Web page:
I do not aim to add to speculation. But this is the school system I trust with my kids. With their minds. Their day to day well being. All the things I miss while they’re away from me, I have given to these people. And based on recent experiences, I don’t really trust that they will tell me if my kids aren’t safe. I think I deserve to know if someone charged with protecting my children is capable of…hurting them.

So what can I do? Really, I’m asking. Because at this point we’re all headed to live somewhere in a bunker.

 

Can I be that mom?

Crisis.

Today I might be serious. Perhaps.

I don’t really know how to ease into this, so pardon me for not being graceful with my writing here – I’m just going to kind of dump this all out.

I want my children to know what I stand for. I want them to know, above all, that I believe in choosing your own path and building others up – not tearing them down.

I also do everything that I can to show my support for (and non support of) companies who take stands. I try and support stands for equality, for freedom, for love. I do what I can to keep from supporting stands that I see as hate, bigotry, or exclusivity. Less sugar, more healthy hippie, such as no shampoo. Things like that.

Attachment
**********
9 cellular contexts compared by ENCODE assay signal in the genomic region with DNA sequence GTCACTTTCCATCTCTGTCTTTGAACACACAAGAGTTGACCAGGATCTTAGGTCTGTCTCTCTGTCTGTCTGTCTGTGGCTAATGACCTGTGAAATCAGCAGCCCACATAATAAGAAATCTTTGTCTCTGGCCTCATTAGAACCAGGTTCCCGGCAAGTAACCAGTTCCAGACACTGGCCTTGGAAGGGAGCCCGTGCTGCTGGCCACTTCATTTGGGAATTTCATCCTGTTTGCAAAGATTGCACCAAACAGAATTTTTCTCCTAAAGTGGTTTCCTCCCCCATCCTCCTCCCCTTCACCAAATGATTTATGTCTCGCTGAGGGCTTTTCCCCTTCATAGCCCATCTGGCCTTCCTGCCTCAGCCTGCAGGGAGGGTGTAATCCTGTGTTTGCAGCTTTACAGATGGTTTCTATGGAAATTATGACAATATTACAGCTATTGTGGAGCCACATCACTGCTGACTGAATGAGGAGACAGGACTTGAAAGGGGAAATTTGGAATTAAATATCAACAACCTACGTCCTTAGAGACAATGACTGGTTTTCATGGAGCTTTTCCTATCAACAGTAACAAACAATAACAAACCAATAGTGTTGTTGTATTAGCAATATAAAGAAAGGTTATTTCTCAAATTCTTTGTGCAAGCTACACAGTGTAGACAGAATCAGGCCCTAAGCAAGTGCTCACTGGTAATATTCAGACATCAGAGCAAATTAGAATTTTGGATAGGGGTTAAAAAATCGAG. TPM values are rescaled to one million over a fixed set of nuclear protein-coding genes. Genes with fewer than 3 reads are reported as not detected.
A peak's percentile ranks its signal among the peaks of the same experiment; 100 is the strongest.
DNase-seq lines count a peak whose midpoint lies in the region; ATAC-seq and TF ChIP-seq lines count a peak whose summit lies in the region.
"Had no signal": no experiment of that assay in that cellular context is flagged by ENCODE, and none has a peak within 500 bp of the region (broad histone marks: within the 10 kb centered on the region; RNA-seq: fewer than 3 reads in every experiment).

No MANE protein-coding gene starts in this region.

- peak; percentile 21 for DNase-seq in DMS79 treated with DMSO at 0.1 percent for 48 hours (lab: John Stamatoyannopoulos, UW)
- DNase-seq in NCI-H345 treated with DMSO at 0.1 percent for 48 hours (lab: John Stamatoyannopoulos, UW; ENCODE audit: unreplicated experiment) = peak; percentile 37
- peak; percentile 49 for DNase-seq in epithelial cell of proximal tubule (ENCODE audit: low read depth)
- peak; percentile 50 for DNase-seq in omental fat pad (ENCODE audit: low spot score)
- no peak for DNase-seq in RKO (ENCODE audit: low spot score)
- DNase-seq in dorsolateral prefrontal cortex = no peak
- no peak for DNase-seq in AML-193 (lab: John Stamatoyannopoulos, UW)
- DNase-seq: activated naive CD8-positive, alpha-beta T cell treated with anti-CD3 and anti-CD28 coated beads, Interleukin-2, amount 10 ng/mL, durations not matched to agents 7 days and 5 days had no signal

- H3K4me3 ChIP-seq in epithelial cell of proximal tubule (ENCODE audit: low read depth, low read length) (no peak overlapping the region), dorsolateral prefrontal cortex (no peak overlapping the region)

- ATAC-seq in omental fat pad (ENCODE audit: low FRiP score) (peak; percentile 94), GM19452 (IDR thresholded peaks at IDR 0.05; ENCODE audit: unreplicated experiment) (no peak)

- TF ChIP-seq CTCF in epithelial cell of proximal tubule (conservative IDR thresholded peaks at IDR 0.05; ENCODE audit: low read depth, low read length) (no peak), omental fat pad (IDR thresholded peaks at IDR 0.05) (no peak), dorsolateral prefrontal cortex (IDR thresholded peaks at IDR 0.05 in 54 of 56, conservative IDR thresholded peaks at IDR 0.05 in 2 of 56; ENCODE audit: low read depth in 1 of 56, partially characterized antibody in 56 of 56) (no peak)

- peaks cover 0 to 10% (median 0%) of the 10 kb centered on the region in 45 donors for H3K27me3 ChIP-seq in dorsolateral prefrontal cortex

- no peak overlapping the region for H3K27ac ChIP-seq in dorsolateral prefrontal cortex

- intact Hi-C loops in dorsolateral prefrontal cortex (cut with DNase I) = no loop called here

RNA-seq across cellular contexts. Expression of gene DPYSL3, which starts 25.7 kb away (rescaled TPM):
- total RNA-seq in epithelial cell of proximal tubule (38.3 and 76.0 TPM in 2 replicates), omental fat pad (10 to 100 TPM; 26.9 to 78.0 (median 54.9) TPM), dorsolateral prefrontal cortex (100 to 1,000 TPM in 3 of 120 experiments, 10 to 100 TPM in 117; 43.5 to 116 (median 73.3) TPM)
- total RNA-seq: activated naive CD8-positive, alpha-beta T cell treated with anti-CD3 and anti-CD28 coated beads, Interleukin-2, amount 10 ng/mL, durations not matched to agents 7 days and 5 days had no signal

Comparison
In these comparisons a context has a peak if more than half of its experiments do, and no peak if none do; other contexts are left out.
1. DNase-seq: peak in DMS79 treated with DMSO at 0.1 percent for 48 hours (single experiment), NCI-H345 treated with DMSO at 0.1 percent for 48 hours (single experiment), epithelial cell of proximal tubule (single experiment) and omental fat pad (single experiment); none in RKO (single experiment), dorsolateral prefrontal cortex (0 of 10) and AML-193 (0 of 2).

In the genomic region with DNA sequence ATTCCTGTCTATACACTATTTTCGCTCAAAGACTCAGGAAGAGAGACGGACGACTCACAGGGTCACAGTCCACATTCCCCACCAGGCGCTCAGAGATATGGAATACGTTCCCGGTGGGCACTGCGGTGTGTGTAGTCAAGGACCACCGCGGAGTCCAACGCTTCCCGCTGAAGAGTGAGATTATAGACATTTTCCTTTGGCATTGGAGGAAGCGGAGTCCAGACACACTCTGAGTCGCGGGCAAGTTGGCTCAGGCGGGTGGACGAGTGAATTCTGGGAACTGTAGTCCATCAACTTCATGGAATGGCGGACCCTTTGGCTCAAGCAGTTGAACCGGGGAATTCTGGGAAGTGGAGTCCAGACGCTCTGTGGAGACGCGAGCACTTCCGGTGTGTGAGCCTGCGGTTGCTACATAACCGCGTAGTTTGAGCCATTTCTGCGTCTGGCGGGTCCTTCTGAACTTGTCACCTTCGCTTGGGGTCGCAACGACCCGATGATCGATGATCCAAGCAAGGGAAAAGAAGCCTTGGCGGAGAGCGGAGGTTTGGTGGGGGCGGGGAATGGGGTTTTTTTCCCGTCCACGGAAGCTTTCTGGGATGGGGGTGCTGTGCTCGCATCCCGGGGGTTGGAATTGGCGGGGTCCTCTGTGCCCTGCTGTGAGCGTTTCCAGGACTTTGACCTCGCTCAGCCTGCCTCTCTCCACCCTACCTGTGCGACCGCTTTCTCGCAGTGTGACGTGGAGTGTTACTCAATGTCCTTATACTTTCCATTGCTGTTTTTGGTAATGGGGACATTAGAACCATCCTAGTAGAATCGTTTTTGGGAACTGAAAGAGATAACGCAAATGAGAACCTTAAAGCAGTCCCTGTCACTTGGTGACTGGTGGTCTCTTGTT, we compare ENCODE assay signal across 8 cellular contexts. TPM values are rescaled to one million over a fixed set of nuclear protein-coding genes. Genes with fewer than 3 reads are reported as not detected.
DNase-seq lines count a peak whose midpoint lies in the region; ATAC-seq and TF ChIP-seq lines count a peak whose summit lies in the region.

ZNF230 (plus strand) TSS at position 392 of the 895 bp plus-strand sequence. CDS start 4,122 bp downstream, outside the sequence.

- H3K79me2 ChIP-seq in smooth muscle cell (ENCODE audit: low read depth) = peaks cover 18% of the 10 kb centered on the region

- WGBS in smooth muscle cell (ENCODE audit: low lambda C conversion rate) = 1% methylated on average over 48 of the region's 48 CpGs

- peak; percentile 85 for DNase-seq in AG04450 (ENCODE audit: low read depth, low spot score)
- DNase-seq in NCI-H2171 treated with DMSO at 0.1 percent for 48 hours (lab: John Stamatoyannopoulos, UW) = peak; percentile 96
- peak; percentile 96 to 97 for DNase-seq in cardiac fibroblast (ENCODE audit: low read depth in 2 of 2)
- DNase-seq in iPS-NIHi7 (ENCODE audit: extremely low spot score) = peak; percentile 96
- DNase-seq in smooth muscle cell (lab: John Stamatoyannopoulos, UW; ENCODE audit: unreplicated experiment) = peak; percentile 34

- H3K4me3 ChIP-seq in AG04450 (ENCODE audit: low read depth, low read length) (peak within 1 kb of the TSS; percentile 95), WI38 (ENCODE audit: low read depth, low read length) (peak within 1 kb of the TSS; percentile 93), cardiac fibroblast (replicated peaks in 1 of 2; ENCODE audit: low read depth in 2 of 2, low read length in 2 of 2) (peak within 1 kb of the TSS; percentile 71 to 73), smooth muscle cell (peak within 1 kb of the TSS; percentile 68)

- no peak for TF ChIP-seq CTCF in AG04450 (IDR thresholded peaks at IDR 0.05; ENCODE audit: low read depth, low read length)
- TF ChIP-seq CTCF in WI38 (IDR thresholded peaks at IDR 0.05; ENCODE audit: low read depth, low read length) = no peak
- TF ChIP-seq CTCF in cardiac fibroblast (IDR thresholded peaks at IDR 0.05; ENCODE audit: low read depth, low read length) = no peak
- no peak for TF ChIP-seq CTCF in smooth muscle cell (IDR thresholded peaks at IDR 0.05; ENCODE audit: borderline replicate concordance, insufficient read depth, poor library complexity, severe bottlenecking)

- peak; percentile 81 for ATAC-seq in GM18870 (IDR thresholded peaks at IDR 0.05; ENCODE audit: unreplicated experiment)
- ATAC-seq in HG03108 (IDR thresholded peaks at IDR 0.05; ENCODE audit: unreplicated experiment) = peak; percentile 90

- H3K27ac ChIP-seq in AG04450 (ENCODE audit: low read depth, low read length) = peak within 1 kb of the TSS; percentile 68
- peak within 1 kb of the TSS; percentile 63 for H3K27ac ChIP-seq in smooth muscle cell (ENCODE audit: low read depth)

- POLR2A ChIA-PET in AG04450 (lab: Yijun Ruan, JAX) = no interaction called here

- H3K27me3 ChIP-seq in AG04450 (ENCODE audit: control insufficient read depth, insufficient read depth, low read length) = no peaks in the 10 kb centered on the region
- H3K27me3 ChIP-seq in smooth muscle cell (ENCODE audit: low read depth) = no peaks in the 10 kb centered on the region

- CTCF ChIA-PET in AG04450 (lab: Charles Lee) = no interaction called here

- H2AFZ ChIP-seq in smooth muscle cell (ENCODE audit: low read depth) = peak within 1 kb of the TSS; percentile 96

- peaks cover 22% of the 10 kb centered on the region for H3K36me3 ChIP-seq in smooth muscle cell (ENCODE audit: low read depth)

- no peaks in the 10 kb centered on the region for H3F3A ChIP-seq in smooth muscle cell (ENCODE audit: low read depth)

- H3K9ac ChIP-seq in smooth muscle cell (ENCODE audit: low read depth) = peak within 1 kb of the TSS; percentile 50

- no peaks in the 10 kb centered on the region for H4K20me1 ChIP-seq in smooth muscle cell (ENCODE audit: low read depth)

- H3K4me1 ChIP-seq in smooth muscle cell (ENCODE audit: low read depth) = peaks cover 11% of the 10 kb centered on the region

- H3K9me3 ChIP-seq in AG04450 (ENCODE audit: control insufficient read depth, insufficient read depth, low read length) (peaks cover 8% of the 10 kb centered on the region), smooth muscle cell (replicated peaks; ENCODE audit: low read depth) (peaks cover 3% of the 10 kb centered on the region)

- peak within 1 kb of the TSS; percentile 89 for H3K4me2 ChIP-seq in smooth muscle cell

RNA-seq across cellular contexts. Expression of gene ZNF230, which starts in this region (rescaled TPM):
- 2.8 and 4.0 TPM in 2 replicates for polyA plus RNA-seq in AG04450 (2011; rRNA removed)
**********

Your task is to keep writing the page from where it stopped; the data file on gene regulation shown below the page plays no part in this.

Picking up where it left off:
We don’t eat at Chik-Fil-A, we don’t do Boy Scouts, we buy and eat local when we can to keep from giving our money to The Man.

My parents brought me up with their own version of this: there was no alcohol, no gambling, no famboyantry. I didn’t watch the Simpsons or go to the beer tent at the Slugburger Festival. There was no nakedness or anything similar. We lived in a bubble of church people, prayer, family vacations and classic car clubs.

And that’s fine. FINE. I grew up never doubting for one moment my parents’ position on most things. They did a damn fine job.

But I remember things I missed out on. I’d never seen a bottle of wine in person until I was seventeen. I didn’t understand blended families (which, looking at my situation now, is freaking hilarious), I had no idea why people believed differently than me – only that they were wrong.

My children – while they definitely won’t have the problem of having restricted cartoon viewing or lack of alcohol exposure (we have all already had discussions about when they are old enough to drink and how we’ll make cocktails for each other) – may, despite my best efforts, still come out of childhood feeling slighted.

It’s hard to explain to your eight-year-old why you won’t match her in wearing her Susan B. Komen regalia when she thinks it’s so cool. To your ten year old why you don’t want him to be a Scout. To either of them why chicken nuggets and waffle fries have to be passed over.
I don’t want to dictate my kids’ beliefs – I also want to give them the benefit (like I had) of having parents with principles. Things they believed in and stuck to even when it wasn’t easy. I want them to know what it is that we deem important – even if they choose differently for themselves later.